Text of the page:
What was one of the first thing done by the Egyptian government when protests started to seriously build into threatening government’s further existence? It turned off the internet. That is, it abruptly ordered it be shut down along with cell phones in order to hamstring the protesters ability to communicate and coordinate and to not allow tweets, emails and liveblogs from recording the situation for the rest of the world.
It couldn’t happen here, though, could it?
A controversial bill handing President Obama power over privately owned computer systems during a "national cyberemergency," and prohibiting any review by the court system, will return this year.
Yes, it’s back. And the same sponsors who tried to get it through Congress the last time around are sponsoring it again.
Internet companies should not be alarmed by the legislation, first introduced last summer by Sens. Joseph Lieberman (I-Conn.) and Susan Collins (R-Maine), a Senate aide said last week. Lieberman, an independent who caucuses with Democrats, is chairman of the Senate Homeland Security and Governmental Affairs Committee.
"We’re not trying to mandate any requirements for the entire Internet, the entire Internet backbone," said Brandon Milhorn, Republican staff director and counsel for the committee.
Instead, Milhorn said at a conference in Washington, D.C., the point of the proposal is to assert governmental control only over those "crucial components that form our nation’s critical infrastructure."
Uh, yeah – that’s those are the same “crucial components” that Egypt used to cut its people off from the rest of the world. And somehow we’re supposed to trust government not to use its power in ways not yet imagined and certainly not wanted?
I don’t think so.
Portions of the Lieberman-Collins bill, which was not uniformly well-received when it became public in June 2010, became even more restrictive when a Senate committee approved a modified version on December 15. The full Senate did not act on the measure.
The revised version includes new language saying that the federal government’s designation of vital Internet or other computer systems "shall not be subject to judicial review." Another addition expanded the definition of critical infrastructure to include "provider of information technology," and a third authorized the submission of "classified" reports on security vulnerabilities.
I don’t know about you but given government overreach in the last two years, I see nothing about this that gives me a warm fuzzy. And I certainly don’t want anything to do with a bill which gives the executive or legislative branch power not subject to judicial review. That’s how rights get trampled.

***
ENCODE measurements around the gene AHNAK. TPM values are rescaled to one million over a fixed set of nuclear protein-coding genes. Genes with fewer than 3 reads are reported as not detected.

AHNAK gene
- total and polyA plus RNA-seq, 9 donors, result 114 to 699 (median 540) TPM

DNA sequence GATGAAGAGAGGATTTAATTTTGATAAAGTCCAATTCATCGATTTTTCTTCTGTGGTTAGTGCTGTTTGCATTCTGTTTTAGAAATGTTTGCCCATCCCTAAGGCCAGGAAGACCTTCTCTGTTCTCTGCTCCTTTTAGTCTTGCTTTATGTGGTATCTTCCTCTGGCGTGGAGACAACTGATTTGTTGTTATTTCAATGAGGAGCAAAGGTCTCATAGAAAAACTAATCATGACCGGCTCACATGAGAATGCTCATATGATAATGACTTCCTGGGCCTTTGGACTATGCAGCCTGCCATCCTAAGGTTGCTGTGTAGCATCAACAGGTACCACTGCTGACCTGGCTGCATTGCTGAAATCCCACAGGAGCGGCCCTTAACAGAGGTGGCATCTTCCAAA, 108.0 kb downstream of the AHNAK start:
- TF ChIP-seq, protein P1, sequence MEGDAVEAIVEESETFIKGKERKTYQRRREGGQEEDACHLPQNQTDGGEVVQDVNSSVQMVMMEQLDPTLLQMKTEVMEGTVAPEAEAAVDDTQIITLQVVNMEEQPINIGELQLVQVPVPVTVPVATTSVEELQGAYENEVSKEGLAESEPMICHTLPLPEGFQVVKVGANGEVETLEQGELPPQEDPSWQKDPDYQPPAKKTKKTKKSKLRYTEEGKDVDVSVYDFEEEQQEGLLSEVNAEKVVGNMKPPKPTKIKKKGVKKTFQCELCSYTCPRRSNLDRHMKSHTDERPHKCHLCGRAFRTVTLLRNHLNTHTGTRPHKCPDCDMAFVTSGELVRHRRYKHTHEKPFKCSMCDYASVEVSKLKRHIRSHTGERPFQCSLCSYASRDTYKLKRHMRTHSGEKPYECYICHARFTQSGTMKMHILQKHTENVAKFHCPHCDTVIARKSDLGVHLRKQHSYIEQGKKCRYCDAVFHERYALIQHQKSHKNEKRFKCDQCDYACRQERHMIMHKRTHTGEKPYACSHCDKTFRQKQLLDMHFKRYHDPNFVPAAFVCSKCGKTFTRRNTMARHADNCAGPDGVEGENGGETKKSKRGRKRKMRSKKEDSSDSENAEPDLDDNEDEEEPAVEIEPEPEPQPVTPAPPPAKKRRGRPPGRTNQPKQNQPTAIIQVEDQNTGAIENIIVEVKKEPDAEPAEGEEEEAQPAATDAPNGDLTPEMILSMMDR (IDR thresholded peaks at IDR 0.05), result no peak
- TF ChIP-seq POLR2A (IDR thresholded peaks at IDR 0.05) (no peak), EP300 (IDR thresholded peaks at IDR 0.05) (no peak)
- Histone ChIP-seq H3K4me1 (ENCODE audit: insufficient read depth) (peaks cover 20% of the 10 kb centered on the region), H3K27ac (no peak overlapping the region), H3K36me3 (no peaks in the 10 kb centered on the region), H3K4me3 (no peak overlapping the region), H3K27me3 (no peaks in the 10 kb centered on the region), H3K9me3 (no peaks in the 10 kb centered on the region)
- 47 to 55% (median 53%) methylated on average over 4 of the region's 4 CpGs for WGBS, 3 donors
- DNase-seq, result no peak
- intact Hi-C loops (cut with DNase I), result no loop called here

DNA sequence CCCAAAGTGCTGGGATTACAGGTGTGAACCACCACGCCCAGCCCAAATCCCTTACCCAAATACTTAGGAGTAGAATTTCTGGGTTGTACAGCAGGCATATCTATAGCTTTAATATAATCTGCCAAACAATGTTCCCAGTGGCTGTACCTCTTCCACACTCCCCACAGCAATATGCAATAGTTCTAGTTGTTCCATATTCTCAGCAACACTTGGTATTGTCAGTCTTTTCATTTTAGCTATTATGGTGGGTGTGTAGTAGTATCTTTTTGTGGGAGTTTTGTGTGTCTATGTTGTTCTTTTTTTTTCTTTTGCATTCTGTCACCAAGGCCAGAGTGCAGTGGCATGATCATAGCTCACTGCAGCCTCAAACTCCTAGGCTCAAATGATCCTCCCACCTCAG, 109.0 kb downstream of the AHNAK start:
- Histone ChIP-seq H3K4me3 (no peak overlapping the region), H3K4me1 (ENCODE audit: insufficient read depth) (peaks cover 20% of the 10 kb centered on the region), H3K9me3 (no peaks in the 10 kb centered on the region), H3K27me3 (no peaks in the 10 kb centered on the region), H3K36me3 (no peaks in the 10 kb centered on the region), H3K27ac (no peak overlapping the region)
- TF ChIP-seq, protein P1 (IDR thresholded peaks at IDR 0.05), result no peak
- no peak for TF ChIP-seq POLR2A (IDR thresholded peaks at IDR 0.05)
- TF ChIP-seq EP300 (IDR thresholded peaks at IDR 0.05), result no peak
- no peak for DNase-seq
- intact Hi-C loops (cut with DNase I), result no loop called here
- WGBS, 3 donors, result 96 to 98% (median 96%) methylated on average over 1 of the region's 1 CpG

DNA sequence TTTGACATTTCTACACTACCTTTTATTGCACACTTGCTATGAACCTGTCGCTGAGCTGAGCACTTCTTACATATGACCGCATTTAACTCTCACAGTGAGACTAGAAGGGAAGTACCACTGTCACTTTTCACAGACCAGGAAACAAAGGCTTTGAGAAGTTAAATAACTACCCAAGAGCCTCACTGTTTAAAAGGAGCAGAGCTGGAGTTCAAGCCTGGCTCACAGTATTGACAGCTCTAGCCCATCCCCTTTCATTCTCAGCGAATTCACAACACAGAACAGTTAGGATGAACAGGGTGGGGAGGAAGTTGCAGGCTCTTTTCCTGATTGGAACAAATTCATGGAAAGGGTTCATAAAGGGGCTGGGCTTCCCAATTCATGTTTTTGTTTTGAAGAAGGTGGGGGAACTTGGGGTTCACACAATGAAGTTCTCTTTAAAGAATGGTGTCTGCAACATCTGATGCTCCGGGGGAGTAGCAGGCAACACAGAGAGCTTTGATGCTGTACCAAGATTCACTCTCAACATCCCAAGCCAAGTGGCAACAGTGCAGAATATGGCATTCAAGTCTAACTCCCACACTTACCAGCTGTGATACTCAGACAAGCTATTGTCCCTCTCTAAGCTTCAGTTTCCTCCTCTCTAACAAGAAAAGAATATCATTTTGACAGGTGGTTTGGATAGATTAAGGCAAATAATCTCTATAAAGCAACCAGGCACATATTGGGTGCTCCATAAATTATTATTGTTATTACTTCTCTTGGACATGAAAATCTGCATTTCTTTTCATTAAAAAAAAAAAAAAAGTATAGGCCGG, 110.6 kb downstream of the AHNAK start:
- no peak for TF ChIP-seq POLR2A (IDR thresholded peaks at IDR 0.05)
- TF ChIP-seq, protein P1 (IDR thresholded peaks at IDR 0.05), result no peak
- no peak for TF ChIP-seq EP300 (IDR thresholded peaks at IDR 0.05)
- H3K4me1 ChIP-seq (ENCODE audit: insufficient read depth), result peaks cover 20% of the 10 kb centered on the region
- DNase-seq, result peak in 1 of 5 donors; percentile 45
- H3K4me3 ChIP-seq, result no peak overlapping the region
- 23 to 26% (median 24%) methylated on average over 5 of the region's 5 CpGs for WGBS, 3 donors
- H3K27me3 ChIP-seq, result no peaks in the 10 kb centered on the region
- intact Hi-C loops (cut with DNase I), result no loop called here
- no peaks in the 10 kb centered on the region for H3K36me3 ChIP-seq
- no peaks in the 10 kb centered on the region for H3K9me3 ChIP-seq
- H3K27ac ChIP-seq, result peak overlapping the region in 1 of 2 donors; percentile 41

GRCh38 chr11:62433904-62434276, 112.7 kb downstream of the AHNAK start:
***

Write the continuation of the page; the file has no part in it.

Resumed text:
And yes, friends, it’s all about protecting you from, well, something:
"For all of its ‘user-friendly’ allure, the Internet can also be a dangerous place with electronic pipelines that run directly into everything from our personal bank accounts to key infrastructure to government and industrial secrets," he said.
Hey Joe, I’m a big boy – I’ll take care of myself… hands off the Internet, m’kay?
But they won’t. You know it and they know it. Its there and since it is there it must be taxed, regulated and controlled by government.
Here’s the initial criteria for the supposed “vital internet or other computer systems”:
Under the revised legislation, the definition of critical infrastructure has been tightened. DHS is only supposed to place a computer system (including a server, Web site, router, and so on) on the list if it meets three requirements. First, the disruption of the system could cause "severe economic consequences" or worse. Second, that the system "is a component of the national information infrastructure." Third, that the "national information infrastructure is essential to the reliable operation of the system."
At last week’s event, Milhorn, the Senate aide, used the example of computers at a nuclear power plant or the Hoover Dam but acknowledged that "the legislation does not foreclose additional requirements, or additional additions to the list."
Yeah, “just give us this little bit – no more”. Uh huh. The proverbial camel’s nose under the tent that is not subject to judicial review. Let me stress that for the third time – none of this, if passed into law, is reviewable by the judiciary. And, of course, once passed, they won’t decide other parts of the infrastructure belong on there, will they? Oh, no.
As Berin Szoka of TechFreedom says, “blocking judicial review of this … essentially says that the rule of law goes out the window if a major crisis occurs.”
Well, yeah … and guess who gets to decide what is a “major crisis”? Without judicial review.
Sound good to you?